CRY hopes for tough law to bring an end to child labour

Published: 25th June 2013 11:06 AM  |   Last Updated: 25th June 2013 11:07 AM   |  A+A-


Addressing food security issue among urban poor and strengthening pre-school facilities were among the recommendations made in the report on Child Survey, which indicated that more than 50 per cent of children do not have access to three square meals a day. A report on the survey, conducted by Hope Foundation and CRY (Child Right and You), was presented to Chief Minister N Rangasamy on Monday.

One other recommendation by the committee was that all legislation related to children should define the age of children as below 18 years, since the Union Cabinet has cleared the new National Policy for Children on 18 April 2013, which lays down a universal definition of the child as less than 18 years.

 A comprehensive legislation to prohibit the engagement of children up to 18 years of age in any form of employment in any place of work during any time of the day should be enacted, suggested P Joseph Victor Raj of HOPE.

The survey revealed that more than 45 per cent of children in slums are out of schools. Some of them have dropped out as early as 8, 10, 12 and 14 years of age. Nearly 30 per cent of the children have become child labourers. Although child rights activists have been stressing that the Child Labour Prohibition & Regulation) Act (CLPRA) enacted in the country in the year 1986 is a toothless Act, government has been dormant in this issue.

Further recommendations include that the State Commission for the Protection of Child Rights (SCPCR) should be formed immediately in Puducherry. The chairperson and members need to be persons of eminence,  who have done outstanding work for promoting the welfare of children and should be selected in a transparent manner by a selection committee of eminent persons. Rules for Protection Of Children from Sexual Offences (POCSO) should be notified and enforced immediately.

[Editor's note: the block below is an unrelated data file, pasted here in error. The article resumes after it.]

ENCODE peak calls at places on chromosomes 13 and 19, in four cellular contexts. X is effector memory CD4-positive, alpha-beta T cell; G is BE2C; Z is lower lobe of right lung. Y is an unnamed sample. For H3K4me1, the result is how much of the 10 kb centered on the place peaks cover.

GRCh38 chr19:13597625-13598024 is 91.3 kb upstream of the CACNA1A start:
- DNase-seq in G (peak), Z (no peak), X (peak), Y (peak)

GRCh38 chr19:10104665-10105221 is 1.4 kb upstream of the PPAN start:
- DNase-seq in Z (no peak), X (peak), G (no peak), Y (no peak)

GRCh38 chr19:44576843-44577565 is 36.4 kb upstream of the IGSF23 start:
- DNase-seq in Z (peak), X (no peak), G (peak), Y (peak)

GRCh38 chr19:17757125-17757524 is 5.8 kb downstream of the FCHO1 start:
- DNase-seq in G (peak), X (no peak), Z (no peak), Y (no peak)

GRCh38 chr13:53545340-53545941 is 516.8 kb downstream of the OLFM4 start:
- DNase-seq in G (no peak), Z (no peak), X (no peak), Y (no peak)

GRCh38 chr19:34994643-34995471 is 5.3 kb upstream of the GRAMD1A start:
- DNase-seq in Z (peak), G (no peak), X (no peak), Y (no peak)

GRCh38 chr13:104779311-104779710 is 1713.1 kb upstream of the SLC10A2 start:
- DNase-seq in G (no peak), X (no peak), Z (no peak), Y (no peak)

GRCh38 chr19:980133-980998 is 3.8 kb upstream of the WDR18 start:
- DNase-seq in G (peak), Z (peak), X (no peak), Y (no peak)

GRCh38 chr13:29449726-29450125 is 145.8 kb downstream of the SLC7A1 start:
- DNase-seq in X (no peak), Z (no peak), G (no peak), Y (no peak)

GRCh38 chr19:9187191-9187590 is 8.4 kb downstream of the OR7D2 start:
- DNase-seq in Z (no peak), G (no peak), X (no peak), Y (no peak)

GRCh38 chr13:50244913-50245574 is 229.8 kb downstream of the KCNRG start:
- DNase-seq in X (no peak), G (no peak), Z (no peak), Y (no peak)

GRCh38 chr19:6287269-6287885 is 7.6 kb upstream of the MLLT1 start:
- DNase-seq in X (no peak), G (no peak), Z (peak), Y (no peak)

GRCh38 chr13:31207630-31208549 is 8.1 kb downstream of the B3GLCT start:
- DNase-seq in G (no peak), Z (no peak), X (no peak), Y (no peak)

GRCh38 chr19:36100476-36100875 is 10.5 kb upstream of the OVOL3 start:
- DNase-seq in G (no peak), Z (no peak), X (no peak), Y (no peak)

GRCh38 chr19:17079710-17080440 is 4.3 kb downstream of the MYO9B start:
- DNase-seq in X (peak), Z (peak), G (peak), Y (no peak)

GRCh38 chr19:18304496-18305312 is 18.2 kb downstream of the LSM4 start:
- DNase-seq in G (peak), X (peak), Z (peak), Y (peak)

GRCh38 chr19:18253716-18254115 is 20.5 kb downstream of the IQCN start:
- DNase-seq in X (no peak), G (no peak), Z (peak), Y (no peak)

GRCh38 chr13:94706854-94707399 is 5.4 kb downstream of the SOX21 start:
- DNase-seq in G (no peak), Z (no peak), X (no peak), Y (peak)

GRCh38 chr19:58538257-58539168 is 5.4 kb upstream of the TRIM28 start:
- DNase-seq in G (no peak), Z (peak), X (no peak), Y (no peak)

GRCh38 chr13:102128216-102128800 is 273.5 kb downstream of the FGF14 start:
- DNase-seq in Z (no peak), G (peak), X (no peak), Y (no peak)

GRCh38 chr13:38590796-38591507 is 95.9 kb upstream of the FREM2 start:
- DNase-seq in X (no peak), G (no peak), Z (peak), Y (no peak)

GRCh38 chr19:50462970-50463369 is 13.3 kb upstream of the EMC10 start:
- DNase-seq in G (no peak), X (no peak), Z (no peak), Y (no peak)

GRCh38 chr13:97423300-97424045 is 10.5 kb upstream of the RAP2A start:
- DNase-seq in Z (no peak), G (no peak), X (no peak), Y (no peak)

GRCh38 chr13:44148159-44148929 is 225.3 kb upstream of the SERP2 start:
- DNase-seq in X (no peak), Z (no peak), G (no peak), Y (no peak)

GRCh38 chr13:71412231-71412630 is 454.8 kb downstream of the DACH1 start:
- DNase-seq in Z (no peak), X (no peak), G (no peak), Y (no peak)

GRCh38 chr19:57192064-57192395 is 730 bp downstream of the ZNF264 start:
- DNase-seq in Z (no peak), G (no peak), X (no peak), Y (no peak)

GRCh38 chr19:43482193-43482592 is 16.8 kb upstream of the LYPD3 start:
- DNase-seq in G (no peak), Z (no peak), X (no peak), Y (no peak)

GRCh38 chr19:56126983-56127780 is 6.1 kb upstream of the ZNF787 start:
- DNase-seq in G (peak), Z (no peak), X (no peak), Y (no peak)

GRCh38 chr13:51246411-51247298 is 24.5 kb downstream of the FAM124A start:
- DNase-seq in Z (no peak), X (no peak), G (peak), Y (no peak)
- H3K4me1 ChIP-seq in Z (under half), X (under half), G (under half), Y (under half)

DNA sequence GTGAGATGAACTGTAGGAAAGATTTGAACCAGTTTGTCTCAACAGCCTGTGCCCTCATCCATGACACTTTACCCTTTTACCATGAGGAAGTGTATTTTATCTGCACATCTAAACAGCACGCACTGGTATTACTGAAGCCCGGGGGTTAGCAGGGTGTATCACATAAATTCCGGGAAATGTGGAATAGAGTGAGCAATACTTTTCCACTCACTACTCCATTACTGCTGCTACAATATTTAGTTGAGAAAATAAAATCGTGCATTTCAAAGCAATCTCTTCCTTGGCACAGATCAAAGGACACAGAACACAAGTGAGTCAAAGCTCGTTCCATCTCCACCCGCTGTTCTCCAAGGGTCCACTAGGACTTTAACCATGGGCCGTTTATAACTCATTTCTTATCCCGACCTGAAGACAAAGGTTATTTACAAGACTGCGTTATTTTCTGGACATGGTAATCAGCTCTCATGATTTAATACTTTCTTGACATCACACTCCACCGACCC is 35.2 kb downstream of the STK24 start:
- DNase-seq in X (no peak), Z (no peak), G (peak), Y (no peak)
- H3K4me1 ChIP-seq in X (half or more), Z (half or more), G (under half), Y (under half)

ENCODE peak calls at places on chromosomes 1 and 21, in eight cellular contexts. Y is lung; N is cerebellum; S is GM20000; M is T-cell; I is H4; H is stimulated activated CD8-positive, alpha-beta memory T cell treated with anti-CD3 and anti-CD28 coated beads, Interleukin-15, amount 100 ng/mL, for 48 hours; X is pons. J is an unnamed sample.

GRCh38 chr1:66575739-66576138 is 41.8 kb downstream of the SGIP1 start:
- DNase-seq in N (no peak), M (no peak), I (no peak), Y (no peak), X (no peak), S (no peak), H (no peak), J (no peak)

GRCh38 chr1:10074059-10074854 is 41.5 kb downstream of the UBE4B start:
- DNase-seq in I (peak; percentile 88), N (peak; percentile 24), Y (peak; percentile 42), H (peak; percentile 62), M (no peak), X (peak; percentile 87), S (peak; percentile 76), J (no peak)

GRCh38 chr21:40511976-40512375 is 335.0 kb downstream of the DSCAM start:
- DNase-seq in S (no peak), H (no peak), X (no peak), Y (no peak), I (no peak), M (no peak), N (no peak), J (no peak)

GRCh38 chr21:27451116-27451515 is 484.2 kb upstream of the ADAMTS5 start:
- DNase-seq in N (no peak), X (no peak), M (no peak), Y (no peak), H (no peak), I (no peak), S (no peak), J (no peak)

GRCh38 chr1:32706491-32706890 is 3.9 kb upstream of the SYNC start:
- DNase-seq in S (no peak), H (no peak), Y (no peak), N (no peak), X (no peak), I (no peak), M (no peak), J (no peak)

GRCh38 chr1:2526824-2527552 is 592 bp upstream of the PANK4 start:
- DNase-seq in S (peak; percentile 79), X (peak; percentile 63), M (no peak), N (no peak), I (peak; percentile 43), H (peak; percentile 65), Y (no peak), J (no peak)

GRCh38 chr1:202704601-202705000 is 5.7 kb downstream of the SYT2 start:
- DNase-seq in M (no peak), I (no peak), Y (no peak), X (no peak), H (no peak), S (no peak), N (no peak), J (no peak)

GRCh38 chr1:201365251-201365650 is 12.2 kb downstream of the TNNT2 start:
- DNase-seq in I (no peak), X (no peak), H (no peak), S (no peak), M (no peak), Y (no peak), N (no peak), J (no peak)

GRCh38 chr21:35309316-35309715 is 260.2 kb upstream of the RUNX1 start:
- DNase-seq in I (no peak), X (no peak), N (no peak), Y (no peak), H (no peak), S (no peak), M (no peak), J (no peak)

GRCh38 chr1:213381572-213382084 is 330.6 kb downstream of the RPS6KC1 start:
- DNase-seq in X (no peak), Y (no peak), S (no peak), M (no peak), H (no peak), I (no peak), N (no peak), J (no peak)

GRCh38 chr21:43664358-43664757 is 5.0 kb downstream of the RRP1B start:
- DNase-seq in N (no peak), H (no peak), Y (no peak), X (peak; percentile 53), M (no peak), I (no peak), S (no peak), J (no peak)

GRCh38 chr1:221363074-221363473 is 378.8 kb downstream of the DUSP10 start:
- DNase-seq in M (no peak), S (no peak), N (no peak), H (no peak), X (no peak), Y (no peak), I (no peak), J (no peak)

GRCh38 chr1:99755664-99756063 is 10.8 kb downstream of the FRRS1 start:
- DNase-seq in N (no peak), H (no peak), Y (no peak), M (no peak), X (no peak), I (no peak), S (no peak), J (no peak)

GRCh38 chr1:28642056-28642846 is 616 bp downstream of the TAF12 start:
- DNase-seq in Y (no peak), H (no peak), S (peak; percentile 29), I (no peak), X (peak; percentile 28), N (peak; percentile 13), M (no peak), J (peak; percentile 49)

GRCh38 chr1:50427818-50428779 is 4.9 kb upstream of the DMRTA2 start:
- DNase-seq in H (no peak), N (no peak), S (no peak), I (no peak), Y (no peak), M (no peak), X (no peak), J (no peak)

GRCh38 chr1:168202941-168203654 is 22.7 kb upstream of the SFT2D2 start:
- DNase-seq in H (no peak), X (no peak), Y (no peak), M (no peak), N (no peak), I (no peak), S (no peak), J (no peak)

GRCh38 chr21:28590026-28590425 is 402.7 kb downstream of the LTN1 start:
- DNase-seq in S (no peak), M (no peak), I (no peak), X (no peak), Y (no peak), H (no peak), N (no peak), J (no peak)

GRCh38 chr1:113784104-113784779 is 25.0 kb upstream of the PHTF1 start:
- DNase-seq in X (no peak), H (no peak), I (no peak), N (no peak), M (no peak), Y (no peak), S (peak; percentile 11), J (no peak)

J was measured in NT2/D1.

Formation of Corporal Punishment Monitoring Cells (CPMCs) by schools. Besides hearing grievances related to corporal punishment, child sexual abuse and mental harassment, CPMCs will forward recommendations to district level authorities within 48 hours of the occurrence. These recommendations were based on the findings, which revealed that more than 10% children in Puducherry and Karaikal and more than 30% in slums have experienced physical violence and corporal punishment in schools.

Employment Guarantee Scheme for Urban Areas should be planned and executed immediately. Territorial Administration can also plan its own urban employment guarantee scheme as done by West Bengal.

The Territorial Administration should release a white paper on the utilisation of the Central funds of 6.66 lakh, 50 lakh and 150 lakh for 2009-10, 2010-11 and 2011-12 respectively under Swarna Jayanti Shahari Rozgar Yojana (SJSRY).

While enforcing the Rights of Children to Free and Compulsory Education Act, the children should also be included in the school management committee, so that the children’s voice is also heard while deciding on the matters concerning them. Awareness on child line number should be created in the interior villages and slums areas.


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